Saturday, September 18, 2010

Walt Disney's home at Lake Tahoe

Q: I used to live in Northern Nevada and would visit Squaw Valley at Lake Tahoe often. A friend showed me a home there and said it was Walt Disney's home during the Olympic Games. It is an adorable home, it looks like Snow White could walk out the door at any moment. Is this story true?
Debby, Windermere, Florida 

A [by Dave Smith]: Walt Disney did have a vacation home he used at Squaw Valley at the time he produced the pageantry for the 1960 Winter Olympic Games, but I do not know its location.

[More to See by Marcio Disney] 
Walt Disney's home during the Olympic Games
Walt was named the Chairman of Pageantry for the Games, and went to work crafting plans for the Opening and Closing Ceremonies.
 “Dr. Charles Hirt (second from far right) was among the team Walt assembled to create the opening ceremonies for the VIII Winter Olympics in 1960.” 

"Walt and his team were heavily involved in the planning of the Squaw Valley Olympics; the site for the Games was so remote that it was the first Olympics ever to lodge athletes in an Olympic Village. Disney and his friends like Art Linkletter made sure there was a constant stream of entertainment and entertainers on hand to stage nightly productions for the athletes. Disney’s artists also contributed, with John Hench designing a series of snow sculptures for the venue and even the Olympic torch itself."

1993 Disney News article:

Dr. Charles Hirt: The Miracle at Squaw Valley by Scott Richter

February 18, 1960, is a day that renowned choir director Dr. Charles Hirt will never forget. The opening day ceremonies of the VIII Winter Olympics in Squaw Valley, California, were to be held that day. Nearly two years earlier, Walt Disney had accepted the post of Pageantry Committee Chairman and had named Dr. Hirt as the program’s choir director.

On the morning of the 18th, Dr. Hirt was sleeping soundly at Walt Disney’s private chalet in Squaw Valley when he was awakened by Walt and his other houseguest, Art Linkletter.

Hirt recalls that “Walt and Art told me that it had started to snow even though it had been predicted that it would not. There was a real blizzard out there.”‘

In fact, Mother Nature seemed intent on cancelling the opening day ceremonies, wasting months of meticulous preparation in the process. Between 6 a.m. and 1:45 p.m., Squaw Valley was pounded by freezing winds and buried under 10 inches of snow.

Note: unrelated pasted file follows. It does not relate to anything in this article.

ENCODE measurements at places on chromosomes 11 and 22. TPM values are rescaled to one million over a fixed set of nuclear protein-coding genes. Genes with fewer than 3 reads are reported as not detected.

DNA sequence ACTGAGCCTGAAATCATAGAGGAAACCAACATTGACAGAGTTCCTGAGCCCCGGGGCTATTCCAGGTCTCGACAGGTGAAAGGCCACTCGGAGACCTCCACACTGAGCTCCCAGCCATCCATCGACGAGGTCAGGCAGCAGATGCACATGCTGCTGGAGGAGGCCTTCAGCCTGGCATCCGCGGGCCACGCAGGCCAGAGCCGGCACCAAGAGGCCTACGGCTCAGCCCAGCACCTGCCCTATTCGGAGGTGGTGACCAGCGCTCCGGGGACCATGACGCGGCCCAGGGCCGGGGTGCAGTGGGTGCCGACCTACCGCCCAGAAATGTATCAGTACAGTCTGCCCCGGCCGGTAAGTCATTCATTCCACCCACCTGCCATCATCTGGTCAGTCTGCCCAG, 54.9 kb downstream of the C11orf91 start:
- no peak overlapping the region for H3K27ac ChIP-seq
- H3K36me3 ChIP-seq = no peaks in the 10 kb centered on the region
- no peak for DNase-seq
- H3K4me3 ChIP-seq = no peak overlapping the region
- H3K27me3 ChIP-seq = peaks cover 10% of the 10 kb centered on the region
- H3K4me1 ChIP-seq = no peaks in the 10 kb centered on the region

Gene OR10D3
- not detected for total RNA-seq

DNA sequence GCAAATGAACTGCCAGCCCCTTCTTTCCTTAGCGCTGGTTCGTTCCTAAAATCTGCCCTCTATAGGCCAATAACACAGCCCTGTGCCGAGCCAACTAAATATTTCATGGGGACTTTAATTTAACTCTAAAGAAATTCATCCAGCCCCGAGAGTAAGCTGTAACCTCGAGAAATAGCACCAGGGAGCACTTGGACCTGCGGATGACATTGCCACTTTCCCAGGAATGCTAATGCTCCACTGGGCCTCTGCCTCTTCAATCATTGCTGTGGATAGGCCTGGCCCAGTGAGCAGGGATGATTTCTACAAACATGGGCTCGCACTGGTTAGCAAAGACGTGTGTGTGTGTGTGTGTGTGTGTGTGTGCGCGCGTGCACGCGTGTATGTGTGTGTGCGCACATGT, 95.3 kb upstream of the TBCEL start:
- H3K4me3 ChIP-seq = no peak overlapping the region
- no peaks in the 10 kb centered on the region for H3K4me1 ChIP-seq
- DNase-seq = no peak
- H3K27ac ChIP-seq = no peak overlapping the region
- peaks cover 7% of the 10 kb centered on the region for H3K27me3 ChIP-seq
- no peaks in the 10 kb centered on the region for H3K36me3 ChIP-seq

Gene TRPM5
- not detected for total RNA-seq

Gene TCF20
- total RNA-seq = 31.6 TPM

Later that day at rehearsal, Dr. Hirt says that “I stood up there (at the podium) facing what I thought was the choir – and I hoped and prayed it was, because I couldn’t see them, the snow was falling so hard. Clarence Sawhill (the band director) relayed my beat to the band because he couldn’t see the choir either.

“Walt Disney and the rest of us got together,” he continues, “and we all said ‘What in the world are we going to do if we can’t see the choir and the choir can’t see us?’ The alternative was to assemble on a skating rink where we would only be able to select a few choirs and a few bands which would fit in there.

“Walt turned to me and said, ‘What do you think we should do?’ I told him that I couldn’t stand the thought of saying to these people who had worked so hard for so many months that only some of them could be among the bands and choruses in the skating rink.”
Some 3,700 high school musicians and choir members had spent many tireless hours rehearsing for the program, and had then traveled from 52 California and Nevada schools to brave the arctic-like conditions. All for the privilege of performing at the Opening Ceremonies for the Olympics.

On the other hand, the eyes of the world were on Squaw Valley, and network television officials were concerned that they would have no opening ceremonies at all for their worldwide broadcast.

Hirt recalls that “the TV people said ‘We’ve got to play it safe. We can’t take a chance on this.’”

Nevertheless, Hirt remembers that “they turned to Walt and said, ‘It’s up to you.’ And he turned to me and said, ‘Charles, I’ll go with whatever you say.’ I told him, ‘Walt, I can’t say to select a few and play it safe. Let’s dare to have everybody in this.’ That’s all Walt needed to hear. Over the loudspeaker we told everyone to go into formation.

“The clock ticked down to showtime,” Hirt recalls, “and at that moment, the sky parted and the sun shone. It was a miracle. My choir was in front of me. I could see them. Clarence could see his band, and he could see me. And the program went off without a hitch.

“Then, just at the very close of the final Olympic hymn, the sky covered up again and the blizzard resumed.”

Dr. Hirt says that “to be a part of that ‘Miracle of Squaw Valley’ with Walt was a very special honor,” and one of the highlights of his career.

“Walt was such a marvelous person … he was so highly respected and loved by the people who knew him. I got to know him well when I stayed with him at his (Squaw Valley) chalet.”

Although retired now, Dr. Hirt still enjoys visiting Disneyland where he created and led the Christmas Candlelight Procession Ceremony for 25 years.
“Disneyland is still Walt,” says Hirt. “His spirit is still there.”

Everyday, Disney fans send dozens of questions for Disney Chief Archivist Dave Smith. Here are Dave's answers to your questions. Check back every day for a new post with a new question.

Dave Smith (born October 13, 1940) was the Walt Disney Archives founder and chief archivist which is located in the Frank G. Wells Building at Walt Disney Studios in Burbank, California. He joined the company June 22, 1970. Forty years later, on July 2010, he retired.

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